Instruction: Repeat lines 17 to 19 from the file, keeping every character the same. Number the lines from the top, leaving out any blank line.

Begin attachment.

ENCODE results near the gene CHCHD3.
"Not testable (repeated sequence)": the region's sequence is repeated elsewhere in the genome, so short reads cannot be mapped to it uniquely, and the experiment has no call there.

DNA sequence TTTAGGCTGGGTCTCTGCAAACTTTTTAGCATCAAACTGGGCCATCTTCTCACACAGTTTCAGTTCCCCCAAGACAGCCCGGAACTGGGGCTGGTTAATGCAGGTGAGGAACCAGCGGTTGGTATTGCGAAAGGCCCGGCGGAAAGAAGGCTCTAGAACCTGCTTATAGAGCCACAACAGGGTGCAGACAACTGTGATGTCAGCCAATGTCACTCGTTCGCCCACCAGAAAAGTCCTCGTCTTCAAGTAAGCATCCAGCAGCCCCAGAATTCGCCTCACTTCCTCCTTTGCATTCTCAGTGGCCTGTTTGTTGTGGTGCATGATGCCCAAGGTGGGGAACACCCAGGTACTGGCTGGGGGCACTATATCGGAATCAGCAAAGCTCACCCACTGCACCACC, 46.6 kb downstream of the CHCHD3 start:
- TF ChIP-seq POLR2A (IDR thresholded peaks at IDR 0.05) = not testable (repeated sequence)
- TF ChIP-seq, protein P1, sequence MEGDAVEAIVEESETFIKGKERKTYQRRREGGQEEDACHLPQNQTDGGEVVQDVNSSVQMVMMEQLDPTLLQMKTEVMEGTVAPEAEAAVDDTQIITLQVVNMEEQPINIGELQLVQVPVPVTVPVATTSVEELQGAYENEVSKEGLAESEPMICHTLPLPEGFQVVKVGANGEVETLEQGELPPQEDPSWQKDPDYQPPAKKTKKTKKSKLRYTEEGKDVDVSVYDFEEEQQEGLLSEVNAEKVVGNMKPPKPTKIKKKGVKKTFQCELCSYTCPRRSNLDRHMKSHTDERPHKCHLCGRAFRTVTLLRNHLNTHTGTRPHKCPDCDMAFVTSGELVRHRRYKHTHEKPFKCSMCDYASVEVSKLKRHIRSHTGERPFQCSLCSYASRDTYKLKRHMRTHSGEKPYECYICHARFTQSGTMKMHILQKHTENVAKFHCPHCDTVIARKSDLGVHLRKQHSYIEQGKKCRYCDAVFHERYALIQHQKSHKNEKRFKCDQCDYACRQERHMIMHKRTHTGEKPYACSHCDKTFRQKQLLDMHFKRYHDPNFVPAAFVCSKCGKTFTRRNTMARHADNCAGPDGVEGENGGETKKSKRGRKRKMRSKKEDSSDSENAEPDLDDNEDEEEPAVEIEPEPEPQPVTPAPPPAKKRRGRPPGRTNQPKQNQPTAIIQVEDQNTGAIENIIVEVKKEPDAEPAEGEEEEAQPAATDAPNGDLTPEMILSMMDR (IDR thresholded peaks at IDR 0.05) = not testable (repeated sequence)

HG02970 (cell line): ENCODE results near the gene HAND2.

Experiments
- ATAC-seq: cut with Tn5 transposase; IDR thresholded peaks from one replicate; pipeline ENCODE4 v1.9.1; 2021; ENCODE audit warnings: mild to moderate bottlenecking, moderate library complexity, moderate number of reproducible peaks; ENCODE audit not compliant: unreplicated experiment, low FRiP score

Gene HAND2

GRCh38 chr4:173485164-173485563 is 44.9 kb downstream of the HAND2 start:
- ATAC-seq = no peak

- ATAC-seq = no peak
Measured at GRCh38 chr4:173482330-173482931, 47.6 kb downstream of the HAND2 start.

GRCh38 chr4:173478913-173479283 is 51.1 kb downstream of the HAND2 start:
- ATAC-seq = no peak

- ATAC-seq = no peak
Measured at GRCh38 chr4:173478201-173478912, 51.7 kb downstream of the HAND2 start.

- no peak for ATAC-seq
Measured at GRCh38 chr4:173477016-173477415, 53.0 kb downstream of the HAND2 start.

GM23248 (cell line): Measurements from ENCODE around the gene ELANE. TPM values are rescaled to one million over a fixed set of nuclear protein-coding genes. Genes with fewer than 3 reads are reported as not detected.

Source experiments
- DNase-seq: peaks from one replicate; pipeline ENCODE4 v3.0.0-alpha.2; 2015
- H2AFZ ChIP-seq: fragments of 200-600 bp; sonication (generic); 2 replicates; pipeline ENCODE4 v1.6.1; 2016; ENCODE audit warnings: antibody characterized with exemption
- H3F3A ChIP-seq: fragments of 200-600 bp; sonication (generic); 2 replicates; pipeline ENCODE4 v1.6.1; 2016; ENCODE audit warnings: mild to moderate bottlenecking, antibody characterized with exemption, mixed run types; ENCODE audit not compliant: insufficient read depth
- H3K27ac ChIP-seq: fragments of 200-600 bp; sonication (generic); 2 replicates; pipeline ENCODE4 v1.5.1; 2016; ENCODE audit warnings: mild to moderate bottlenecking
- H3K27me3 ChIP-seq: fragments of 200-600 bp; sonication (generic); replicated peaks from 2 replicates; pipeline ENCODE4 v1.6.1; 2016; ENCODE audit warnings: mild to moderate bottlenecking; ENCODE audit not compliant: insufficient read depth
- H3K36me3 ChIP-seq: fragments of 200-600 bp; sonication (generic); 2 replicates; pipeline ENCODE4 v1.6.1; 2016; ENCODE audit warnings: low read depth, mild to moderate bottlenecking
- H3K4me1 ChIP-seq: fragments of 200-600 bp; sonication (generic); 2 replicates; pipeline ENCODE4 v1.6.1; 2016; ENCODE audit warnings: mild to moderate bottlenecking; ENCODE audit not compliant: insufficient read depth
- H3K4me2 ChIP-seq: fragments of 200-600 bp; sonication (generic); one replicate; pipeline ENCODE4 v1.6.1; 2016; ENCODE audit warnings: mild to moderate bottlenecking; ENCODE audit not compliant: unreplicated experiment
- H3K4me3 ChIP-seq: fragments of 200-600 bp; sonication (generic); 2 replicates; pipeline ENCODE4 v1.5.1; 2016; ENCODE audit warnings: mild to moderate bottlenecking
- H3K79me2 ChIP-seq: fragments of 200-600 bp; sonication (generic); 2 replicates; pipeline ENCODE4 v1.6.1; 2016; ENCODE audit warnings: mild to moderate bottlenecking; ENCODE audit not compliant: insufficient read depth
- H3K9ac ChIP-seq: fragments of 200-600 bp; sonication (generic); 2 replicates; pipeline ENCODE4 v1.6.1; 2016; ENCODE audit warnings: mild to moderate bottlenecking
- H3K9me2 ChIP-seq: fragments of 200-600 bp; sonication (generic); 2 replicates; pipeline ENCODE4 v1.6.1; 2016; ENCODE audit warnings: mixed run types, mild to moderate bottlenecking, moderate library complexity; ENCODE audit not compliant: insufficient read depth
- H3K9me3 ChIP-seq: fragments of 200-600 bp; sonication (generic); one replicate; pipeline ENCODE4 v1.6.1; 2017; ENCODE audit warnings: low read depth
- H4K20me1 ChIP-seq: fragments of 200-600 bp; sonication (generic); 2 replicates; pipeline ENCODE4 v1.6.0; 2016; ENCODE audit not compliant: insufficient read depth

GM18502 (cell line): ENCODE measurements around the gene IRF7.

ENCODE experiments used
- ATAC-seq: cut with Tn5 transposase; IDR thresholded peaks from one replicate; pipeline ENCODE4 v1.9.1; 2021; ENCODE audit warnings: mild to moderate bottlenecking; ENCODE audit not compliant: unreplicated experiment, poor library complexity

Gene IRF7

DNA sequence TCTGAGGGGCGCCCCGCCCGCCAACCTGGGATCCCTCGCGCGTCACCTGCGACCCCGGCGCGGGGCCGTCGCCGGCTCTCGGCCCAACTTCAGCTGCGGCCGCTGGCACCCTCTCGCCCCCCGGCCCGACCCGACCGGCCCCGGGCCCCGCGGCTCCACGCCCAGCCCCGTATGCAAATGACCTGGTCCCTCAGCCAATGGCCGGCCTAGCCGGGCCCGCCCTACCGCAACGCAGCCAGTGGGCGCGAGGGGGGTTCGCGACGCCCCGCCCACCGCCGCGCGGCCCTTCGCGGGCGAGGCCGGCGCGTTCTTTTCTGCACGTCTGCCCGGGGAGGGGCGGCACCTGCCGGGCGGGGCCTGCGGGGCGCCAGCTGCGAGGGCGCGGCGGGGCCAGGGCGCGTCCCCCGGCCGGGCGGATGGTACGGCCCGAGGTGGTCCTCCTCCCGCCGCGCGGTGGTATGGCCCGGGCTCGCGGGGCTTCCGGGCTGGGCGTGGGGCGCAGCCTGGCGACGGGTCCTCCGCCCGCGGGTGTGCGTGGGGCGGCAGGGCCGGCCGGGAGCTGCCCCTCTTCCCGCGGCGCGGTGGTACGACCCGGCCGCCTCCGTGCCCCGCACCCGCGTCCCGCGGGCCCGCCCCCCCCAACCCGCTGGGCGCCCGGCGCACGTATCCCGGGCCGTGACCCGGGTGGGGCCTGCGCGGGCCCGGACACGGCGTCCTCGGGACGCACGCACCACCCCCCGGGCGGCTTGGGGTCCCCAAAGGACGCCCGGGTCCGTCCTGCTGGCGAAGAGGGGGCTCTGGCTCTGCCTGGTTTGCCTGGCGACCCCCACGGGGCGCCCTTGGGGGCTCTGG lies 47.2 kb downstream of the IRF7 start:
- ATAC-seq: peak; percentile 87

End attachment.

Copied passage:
Measured at GRCh38 chr4:173478201-173478912, 51.7 kb downstream of the HAND2 start.

- no peak for ATAC-seq
Measured at GRCh38 chr4:173477016-173477415, 53.0 kb downstream of the HAND2 start.